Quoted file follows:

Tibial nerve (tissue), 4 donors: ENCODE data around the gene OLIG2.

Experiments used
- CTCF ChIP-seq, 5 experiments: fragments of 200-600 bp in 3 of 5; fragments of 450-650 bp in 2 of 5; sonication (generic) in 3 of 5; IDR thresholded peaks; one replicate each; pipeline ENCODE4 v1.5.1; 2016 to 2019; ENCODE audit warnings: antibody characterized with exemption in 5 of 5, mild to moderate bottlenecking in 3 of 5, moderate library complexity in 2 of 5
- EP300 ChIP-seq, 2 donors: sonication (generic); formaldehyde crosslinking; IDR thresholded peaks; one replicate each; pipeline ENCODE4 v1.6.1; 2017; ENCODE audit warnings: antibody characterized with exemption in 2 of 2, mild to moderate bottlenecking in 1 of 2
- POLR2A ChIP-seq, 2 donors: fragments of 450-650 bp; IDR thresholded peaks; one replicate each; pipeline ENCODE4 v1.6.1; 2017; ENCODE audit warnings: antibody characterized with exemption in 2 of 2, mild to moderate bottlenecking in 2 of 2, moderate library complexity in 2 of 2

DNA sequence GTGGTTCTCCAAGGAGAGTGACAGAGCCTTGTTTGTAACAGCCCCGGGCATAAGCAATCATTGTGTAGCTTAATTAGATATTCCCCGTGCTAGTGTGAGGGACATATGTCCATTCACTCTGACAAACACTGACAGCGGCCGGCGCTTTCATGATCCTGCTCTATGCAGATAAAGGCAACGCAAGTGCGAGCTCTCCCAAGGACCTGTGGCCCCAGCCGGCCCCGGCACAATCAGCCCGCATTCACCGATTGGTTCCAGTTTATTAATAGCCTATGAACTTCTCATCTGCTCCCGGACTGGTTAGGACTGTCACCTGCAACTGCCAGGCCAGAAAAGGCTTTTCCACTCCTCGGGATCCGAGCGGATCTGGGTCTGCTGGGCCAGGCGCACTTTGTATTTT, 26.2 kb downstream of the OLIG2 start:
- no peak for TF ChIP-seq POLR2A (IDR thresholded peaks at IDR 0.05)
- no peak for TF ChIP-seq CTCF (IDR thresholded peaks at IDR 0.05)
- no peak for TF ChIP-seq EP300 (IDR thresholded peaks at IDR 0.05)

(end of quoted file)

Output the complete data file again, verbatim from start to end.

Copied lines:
Tibial nerve (tissue), 4 donors: ENCODE data around the gene OLIG2.

Experiments used
- CTCF ChIP-seq, 5 experiments: fragments of 200-600 bp in 3 of 5; fragments of 450-650 bp in 2 of 5; sonication (generic) in 3 of 5; IDR thresholded peaks; one replicate each; pipeline ENCODE4 v1.5.1; 2016 to 2019; ENCODE audit warnings: antibody characterized with exemption in 5 of 5, mild to moderate bottlenecking in 3 of 5, moderate library complexity in 2 of 5
- EP300 ChIP-seq, 2 donors: sonication (generic); formaldehyde crosslinking; IDR thresholded peaks; one replicate each; pipeline ENCODE4 v1.6.1; 2017; ENCODE audit warnings: antibody characterized with exemption in 2 of 2, mild to moderate bottlenecking in 1 of 2
- POLR2A ChIP-seq, 2 donors: fragments of 450-650 bp; IDR thresholded peaks; one replicate each; pipeline ENCODE4 v1.6.1; 2017; ENCODE audit warnings: antibody characterized with exemption in 2 of 2, mild to moderate bottlenecking in 2 of 2, moderate library complexity in 2 of 2

DNA sequence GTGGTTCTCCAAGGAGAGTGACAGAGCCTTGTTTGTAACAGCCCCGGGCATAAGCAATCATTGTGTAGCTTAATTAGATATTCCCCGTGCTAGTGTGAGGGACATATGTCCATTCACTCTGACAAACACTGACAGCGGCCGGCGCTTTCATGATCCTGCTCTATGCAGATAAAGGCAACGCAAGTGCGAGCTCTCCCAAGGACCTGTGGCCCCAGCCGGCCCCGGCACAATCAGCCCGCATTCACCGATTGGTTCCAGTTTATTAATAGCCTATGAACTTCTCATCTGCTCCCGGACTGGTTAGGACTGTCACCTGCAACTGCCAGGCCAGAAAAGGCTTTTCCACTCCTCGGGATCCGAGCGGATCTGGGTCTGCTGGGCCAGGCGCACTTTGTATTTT, 26.2 kb downstream of the OLIG2 start:
- no peak for TF ChIP-seq POLR2A (IDR thresholded peaks at IDR 0.05)
- no peak for TF ChIP-seq CTCF (IDR thresholded peaks at IDR 0.05)
- no peak for TF ChIP-seq EP300 (IDR thresholded peaks at IDR 0.05)